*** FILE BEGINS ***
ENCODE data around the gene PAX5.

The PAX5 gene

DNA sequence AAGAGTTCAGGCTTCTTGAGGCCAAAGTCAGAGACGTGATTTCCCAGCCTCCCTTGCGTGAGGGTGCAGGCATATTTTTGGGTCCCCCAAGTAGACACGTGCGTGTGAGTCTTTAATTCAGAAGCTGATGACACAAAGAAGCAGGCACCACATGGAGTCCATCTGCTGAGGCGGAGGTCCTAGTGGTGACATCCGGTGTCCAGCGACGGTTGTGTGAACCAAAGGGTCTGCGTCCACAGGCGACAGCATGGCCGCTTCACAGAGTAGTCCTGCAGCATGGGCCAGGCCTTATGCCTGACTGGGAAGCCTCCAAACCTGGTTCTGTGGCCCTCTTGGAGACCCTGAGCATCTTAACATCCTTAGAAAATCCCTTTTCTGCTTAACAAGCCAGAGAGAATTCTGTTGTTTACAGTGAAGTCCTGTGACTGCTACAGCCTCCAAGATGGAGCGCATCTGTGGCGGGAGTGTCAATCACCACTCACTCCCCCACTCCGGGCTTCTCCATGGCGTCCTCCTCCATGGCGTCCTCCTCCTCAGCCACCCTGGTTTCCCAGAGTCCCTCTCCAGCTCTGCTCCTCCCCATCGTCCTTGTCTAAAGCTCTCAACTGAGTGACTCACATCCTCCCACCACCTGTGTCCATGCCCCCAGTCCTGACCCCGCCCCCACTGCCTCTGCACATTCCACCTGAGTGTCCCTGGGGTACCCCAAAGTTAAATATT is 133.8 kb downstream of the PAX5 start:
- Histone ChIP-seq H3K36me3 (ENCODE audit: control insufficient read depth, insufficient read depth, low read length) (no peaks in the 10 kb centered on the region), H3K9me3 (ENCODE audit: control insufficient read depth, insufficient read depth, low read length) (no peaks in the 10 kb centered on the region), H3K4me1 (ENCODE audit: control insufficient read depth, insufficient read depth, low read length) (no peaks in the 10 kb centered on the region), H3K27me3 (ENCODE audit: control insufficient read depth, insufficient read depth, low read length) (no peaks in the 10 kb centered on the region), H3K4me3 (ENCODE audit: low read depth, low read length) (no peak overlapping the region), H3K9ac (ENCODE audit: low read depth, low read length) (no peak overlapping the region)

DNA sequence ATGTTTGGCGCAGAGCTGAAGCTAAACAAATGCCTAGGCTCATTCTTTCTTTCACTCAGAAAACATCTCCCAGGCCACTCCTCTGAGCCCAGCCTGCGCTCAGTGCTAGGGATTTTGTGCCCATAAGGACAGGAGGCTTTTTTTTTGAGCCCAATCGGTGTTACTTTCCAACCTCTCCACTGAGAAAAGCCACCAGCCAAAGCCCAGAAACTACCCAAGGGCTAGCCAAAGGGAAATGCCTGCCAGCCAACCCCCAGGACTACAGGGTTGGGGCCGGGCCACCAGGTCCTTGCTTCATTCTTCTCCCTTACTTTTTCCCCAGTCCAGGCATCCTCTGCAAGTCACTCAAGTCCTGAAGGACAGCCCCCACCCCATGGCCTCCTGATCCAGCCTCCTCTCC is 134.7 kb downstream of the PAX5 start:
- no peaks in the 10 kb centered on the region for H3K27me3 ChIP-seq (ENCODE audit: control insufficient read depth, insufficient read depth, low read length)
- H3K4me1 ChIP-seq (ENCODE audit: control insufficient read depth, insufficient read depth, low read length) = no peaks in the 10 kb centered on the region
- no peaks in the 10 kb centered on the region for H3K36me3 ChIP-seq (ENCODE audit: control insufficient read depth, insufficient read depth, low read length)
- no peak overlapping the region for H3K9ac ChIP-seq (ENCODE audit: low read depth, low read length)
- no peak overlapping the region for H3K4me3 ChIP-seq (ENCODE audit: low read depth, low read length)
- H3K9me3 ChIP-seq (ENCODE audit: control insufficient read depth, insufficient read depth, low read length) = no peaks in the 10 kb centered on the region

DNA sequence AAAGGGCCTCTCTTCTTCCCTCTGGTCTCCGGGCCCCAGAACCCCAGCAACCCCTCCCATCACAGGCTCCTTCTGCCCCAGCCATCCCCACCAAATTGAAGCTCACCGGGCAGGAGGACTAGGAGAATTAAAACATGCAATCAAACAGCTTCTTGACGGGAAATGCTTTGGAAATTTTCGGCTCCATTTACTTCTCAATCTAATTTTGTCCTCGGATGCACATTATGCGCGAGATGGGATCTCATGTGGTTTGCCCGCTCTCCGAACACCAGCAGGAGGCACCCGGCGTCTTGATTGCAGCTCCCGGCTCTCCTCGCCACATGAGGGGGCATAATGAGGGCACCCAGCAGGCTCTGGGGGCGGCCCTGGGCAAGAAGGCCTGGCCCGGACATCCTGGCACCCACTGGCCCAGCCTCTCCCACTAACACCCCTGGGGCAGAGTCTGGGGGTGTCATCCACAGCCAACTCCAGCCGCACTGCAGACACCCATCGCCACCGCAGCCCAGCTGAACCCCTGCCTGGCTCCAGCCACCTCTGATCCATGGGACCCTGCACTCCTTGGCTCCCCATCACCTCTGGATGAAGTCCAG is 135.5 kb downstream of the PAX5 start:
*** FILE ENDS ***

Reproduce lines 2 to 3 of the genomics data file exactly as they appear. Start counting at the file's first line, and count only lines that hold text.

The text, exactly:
The PAX5 gene

DNA sequence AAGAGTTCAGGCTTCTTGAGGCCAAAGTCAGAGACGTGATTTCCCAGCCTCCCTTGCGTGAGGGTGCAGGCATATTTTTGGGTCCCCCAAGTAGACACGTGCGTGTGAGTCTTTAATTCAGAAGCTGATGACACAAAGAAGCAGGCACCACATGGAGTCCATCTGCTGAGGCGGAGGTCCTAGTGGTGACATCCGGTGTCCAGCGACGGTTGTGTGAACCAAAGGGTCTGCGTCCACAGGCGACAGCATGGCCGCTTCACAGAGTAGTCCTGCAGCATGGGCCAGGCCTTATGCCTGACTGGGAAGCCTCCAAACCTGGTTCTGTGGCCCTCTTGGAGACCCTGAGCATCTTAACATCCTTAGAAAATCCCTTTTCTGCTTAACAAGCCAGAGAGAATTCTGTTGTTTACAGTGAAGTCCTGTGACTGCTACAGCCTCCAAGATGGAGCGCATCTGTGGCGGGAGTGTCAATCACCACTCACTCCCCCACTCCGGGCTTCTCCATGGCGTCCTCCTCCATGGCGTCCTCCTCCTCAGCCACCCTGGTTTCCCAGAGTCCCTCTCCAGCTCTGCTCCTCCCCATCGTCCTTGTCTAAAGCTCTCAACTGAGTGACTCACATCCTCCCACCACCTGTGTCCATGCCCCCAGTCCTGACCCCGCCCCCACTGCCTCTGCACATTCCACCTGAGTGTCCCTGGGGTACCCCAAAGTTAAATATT is 133.8 kb downstream of the PAX5 start: